Process won’t change people’s perceptions

I feel compelled to speak up in unequivocal support of everyone involved in Better By Design: the Design Council as commissioner, TV6 as producer, and especially Richard Seymour and Dick Powell as designers and presenters.

The critics are missing the point. The programme is not attempting to show the whole design process. It’s real world stuff, in which the producers pick out the best bits to create the most entertaining 30 minutes for the target audience, who in this case are ABC1s who should be wise enough to know that much of the design work must have occurred off camera.

It’s not surprising that the critics are designers. Maybe it’s sour grapes because they weren’t selected, or maybe it still doesn’t help them explain to their friends what they do or, probably more accurately, don’t do.

We should be standing on top of a building, in Soho not Clerkenwell, shouting our thanks to Seymour and Powell. They are excellent, personable designers and fine communicators. They come across on the programmes as open-minded, highly creative and realistic, and they seem to be blessed with more business acumen than stereotypical designers. Since guilt by association works both ways, this can only help make design more accessible and less enigmatic to the public, and therefore our fee-payers.

The fast-changing business world is putting the traditional business paradigm in danger. Under threat is the treatment of business models as independent entities.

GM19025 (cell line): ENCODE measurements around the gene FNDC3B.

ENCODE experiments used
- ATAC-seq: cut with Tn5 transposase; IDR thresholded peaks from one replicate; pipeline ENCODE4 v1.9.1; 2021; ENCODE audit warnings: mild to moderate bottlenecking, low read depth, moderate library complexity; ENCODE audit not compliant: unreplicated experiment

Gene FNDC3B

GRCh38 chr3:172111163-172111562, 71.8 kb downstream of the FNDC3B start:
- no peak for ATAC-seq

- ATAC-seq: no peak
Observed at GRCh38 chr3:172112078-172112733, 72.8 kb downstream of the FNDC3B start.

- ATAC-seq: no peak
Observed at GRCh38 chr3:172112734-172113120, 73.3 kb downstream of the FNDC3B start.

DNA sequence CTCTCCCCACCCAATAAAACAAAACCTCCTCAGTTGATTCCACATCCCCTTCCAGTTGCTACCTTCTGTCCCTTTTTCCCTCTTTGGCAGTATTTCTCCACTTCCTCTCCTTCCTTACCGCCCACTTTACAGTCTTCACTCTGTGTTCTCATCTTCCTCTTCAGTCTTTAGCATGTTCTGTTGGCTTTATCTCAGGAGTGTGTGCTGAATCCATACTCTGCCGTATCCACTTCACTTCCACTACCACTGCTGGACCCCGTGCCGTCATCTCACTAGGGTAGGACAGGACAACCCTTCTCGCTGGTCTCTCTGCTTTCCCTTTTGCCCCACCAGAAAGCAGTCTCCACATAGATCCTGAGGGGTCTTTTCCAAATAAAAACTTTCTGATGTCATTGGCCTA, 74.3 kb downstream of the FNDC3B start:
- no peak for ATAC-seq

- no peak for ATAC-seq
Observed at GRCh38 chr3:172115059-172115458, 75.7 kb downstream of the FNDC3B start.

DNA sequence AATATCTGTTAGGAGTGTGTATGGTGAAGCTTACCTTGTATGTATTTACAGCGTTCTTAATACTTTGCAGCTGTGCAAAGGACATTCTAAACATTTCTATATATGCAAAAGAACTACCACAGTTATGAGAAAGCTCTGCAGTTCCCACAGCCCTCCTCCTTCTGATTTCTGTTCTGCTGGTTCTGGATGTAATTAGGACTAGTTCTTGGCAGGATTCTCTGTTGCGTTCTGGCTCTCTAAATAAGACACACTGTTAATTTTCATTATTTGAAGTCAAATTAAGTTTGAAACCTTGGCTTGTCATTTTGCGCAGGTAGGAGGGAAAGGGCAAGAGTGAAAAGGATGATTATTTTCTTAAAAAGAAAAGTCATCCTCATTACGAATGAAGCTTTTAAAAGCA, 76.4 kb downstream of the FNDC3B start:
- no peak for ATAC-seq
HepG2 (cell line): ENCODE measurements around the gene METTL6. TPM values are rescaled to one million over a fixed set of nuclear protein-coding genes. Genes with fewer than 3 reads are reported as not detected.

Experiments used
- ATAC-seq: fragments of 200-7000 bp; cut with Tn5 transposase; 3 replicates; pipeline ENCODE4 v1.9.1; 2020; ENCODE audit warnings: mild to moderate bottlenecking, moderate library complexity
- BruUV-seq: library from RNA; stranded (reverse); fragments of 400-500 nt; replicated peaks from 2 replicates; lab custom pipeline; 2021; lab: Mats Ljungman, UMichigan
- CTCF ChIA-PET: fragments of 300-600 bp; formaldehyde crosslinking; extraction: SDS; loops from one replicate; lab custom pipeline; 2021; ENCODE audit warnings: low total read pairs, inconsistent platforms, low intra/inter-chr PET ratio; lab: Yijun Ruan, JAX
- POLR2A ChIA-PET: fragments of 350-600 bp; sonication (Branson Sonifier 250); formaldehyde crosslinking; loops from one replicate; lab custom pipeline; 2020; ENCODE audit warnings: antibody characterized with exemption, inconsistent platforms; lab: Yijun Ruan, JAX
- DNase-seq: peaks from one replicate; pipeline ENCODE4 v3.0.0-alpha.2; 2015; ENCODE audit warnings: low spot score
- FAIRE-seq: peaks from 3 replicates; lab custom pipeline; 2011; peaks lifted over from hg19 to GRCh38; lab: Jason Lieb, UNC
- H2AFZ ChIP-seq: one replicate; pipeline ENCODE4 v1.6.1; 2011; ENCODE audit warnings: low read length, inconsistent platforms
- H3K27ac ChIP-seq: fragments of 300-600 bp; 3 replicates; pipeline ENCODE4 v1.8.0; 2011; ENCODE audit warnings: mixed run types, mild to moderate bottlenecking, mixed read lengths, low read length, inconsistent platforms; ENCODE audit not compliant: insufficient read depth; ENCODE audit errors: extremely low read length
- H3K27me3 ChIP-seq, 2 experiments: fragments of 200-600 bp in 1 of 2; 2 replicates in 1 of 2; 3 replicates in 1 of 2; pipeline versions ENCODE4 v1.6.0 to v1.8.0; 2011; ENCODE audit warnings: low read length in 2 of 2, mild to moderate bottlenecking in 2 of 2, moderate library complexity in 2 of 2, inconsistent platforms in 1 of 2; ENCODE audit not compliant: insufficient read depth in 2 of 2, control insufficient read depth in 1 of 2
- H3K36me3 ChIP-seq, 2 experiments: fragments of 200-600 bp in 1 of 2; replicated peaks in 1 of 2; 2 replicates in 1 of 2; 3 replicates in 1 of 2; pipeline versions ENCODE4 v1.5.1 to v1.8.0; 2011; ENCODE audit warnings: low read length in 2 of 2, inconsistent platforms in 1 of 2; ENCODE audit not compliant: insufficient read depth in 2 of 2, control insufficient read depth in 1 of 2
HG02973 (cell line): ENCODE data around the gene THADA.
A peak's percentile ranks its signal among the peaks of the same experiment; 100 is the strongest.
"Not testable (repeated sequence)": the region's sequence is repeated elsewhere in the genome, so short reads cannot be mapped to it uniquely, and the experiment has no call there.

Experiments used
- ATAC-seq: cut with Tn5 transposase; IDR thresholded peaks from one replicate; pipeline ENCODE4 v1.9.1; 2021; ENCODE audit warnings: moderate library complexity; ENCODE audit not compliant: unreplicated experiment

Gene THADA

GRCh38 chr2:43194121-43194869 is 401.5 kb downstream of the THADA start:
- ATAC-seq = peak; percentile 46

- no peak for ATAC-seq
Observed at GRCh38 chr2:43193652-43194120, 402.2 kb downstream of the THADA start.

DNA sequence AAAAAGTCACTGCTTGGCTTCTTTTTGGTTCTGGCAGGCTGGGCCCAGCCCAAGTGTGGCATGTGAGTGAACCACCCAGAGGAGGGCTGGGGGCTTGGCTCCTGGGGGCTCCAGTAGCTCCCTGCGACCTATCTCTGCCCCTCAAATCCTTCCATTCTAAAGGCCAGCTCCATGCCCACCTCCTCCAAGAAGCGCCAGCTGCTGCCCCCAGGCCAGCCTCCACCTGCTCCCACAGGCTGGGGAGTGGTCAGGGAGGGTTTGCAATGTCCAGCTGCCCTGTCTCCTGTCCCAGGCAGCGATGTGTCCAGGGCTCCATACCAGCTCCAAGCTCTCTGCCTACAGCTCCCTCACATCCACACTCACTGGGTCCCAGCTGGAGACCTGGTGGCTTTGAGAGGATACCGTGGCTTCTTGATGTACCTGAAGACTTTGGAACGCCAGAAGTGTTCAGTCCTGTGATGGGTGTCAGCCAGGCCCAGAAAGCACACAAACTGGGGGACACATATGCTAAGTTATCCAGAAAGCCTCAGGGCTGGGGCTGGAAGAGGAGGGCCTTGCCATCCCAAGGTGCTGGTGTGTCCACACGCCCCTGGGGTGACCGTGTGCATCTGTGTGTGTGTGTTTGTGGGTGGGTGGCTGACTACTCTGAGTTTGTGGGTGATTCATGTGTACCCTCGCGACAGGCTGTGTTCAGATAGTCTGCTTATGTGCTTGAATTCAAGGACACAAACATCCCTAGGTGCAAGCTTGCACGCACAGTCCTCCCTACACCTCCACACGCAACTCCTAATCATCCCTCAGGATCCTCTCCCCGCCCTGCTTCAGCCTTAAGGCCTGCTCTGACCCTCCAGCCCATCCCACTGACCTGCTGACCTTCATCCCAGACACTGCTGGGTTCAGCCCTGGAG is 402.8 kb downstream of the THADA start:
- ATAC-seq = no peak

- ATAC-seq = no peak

Traditional service companies which built themselves on the provision of a single service – whether they are strategy consultants, creative agencies or technology integrators – must move with the times. Even if vertical integration is not an option for you, the most important business asset will always be human relationships. Better By Design only helps in this regard.

Even if it’s not the exact image you want them to project, Seymour and Powell are nevertheless projecting a highly positive, accessible, informative, less enigmatic and endearing image of design and designers. And that constitutes free help to all consultancies.

Isn’t it more beneficial that this image is projected, as opposed to ensuring that the whole product design and development process is accurately documented, which might educate some of the few, but really bore the many?

Jon Gold

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